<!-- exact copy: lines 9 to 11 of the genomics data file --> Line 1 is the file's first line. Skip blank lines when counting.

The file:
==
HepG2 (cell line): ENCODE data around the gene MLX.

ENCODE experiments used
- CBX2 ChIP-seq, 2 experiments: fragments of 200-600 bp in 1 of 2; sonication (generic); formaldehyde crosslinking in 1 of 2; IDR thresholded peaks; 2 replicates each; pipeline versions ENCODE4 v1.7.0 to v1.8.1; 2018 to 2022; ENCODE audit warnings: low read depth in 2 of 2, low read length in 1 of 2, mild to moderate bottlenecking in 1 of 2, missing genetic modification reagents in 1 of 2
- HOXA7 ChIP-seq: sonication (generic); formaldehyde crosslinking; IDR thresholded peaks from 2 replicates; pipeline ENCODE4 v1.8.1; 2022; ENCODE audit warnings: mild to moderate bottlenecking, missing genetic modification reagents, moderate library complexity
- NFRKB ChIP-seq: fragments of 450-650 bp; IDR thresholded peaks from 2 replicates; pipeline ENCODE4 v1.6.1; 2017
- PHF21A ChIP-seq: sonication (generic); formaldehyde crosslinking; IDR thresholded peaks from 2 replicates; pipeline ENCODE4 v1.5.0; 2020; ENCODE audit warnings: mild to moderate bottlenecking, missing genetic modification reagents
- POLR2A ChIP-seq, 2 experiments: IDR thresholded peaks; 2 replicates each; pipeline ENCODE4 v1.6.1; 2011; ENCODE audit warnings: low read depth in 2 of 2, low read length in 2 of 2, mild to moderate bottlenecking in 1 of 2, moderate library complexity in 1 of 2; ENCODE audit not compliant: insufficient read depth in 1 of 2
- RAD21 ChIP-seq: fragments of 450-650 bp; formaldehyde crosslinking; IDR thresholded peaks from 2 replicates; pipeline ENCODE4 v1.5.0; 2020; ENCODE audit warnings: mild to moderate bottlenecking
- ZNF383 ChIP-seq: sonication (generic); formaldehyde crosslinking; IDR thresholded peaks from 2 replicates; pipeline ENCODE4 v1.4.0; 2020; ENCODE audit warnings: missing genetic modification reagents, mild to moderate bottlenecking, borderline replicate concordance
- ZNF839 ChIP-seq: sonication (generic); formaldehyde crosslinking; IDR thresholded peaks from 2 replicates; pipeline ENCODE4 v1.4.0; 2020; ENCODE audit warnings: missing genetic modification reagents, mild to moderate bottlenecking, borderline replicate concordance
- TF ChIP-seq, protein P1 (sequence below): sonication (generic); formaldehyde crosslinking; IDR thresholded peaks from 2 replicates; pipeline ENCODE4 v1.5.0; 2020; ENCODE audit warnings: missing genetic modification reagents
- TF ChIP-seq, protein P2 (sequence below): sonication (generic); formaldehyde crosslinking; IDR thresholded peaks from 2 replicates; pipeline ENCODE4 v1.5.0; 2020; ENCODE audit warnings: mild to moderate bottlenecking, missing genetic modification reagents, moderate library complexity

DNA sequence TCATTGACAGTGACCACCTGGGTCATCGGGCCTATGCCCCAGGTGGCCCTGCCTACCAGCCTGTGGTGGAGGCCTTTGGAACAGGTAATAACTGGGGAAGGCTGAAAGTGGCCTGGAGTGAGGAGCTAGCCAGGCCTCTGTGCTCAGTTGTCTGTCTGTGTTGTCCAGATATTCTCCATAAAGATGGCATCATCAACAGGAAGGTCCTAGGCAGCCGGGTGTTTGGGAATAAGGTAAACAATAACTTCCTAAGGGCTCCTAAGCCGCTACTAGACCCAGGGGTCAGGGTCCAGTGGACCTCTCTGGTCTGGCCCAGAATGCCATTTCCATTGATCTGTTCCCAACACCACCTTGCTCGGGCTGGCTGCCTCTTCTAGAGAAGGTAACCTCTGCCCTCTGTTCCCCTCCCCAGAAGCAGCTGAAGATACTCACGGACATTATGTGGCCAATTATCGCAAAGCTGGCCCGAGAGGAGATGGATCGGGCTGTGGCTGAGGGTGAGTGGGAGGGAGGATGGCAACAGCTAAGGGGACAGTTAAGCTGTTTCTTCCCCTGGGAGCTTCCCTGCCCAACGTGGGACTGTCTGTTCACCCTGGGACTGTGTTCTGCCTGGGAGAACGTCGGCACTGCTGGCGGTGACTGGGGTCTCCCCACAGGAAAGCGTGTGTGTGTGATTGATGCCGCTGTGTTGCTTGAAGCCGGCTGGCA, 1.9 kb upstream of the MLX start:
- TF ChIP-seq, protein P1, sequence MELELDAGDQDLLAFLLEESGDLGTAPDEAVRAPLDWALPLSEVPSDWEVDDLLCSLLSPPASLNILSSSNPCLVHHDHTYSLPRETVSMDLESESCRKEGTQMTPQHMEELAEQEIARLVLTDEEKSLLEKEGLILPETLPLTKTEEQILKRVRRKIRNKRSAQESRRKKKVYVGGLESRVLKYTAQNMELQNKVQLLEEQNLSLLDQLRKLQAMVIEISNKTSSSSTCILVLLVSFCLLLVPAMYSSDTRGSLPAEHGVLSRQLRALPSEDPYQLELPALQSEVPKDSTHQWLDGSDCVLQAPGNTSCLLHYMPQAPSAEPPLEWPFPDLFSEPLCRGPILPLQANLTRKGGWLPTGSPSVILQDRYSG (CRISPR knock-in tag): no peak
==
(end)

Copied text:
- ZNF383 ChIP-seq: sonication (generic); formaldehyde crosslinking; IDR thresholded peaks from 2 replicates; pipeline ENCODE4 v1.4.0; 2020; ENCODE audit warnings: missing genetic modification reagents, mild to moderate bottlenecking, borderline replicate concordance
- ZNF839 ChIP-seq: sonication (generic); formaldehyde crosslinking; IDR thresholded peaks from 2 replicates; pipeline ENCODE4 v1.4.0; 2020; ENCODE audit warnings: missing genetic modification reagents, mild to moderate bottlenecking, borderline replicate concordance
- TF ChIP-seq, protein P1 (sequence below): sonication (generic); formaldehyde crosslinking; IDR thresholded peaks from 2 replicates; pipeline ENCODE4 v1.5.0; 2020; ENCODE audit warnings: missing genetic modification reagents